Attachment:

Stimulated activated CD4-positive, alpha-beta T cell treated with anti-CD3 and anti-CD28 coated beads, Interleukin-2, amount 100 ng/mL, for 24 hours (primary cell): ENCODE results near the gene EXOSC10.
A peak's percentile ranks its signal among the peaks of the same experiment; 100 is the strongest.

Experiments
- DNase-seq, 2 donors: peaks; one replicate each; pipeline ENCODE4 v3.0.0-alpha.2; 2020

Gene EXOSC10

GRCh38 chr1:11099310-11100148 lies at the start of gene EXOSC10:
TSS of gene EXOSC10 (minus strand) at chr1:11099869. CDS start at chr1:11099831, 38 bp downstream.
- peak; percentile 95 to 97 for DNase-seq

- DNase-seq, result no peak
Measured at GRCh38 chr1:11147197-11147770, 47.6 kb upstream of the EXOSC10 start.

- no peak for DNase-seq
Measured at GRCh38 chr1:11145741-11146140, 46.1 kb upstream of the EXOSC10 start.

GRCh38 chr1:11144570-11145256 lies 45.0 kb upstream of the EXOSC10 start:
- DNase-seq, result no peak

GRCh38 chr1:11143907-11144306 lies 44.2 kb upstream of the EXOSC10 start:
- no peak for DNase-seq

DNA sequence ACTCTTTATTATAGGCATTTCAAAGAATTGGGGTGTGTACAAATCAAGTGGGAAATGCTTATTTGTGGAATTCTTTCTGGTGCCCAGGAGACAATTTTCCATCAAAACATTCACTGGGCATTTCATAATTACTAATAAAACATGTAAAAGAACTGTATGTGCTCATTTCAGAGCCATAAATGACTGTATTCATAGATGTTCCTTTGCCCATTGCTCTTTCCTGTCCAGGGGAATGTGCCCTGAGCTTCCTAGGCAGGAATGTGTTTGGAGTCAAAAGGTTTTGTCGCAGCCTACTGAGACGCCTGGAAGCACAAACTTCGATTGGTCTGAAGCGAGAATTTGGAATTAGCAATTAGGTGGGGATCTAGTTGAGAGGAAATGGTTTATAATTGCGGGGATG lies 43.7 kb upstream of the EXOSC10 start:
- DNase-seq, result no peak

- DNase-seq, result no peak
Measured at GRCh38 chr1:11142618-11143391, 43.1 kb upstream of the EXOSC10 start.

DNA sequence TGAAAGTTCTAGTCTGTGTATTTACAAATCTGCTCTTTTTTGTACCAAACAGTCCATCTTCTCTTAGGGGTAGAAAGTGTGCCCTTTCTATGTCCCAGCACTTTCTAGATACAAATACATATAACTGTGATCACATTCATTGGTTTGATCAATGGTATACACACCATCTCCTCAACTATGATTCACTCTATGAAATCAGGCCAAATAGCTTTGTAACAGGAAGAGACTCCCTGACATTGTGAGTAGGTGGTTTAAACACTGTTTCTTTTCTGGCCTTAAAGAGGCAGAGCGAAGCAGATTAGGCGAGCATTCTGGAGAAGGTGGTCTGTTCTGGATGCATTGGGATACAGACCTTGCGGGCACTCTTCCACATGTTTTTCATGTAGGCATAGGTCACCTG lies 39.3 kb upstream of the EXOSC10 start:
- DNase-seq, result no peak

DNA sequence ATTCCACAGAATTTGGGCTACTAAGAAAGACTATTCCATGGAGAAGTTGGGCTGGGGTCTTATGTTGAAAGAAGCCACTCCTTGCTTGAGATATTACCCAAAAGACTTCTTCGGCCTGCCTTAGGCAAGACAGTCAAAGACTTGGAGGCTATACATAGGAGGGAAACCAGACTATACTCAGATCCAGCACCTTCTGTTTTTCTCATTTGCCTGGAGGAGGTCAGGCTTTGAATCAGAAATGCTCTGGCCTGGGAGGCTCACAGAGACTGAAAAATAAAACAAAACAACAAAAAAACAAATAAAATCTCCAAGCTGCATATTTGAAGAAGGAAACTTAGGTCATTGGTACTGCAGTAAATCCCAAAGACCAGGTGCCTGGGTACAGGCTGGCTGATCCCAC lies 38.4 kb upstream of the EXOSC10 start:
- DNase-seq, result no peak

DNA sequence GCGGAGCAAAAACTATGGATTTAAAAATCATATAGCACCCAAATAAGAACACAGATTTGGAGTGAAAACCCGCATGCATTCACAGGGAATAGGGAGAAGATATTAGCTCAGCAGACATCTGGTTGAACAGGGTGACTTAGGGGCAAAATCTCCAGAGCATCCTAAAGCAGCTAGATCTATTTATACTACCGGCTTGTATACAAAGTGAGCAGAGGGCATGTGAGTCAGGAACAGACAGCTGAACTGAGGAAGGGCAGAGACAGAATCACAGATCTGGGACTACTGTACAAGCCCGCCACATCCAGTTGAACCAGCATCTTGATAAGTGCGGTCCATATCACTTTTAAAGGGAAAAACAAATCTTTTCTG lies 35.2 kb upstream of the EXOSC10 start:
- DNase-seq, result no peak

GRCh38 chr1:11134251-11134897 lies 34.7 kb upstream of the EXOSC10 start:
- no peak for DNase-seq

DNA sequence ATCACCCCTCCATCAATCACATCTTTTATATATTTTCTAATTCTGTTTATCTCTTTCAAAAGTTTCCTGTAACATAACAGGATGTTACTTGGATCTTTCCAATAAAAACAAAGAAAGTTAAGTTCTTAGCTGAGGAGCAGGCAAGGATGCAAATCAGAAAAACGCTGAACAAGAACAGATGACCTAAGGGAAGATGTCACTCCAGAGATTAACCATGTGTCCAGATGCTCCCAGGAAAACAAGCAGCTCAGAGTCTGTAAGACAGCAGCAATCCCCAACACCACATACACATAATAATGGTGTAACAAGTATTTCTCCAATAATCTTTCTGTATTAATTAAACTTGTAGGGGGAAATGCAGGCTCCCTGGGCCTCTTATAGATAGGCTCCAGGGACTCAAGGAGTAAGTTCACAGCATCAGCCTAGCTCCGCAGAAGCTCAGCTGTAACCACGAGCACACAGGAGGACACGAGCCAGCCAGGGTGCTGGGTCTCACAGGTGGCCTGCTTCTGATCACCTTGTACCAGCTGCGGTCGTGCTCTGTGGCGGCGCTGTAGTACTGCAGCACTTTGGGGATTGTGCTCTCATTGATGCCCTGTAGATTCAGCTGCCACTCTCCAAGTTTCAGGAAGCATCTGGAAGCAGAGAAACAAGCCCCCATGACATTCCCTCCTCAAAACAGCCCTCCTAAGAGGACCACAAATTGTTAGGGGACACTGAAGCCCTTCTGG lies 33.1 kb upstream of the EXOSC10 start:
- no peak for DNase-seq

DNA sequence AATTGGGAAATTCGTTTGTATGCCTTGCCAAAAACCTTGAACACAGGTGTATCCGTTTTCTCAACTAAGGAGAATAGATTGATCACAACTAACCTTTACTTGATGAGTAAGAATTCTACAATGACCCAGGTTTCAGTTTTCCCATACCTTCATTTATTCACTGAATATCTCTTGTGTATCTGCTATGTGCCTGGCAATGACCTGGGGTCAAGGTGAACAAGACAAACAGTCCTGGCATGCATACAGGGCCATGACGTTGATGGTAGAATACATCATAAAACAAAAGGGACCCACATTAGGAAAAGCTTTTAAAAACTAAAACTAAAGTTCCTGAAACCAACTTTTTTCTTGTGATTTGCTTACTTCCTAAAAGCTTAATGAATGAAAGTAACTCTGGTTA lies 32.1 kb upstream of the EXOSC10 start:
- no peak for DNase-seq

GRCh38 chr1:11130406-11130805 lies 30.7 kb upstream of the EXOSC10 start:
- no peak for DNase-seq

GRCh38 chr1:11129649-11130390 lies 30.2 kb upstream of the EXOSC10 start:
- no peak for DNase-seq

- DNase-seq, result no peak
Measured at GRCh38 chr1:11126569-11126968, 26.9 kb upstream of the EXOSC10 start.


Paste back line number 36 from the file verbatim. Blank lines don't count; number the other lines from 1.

- no peak for DNase-seq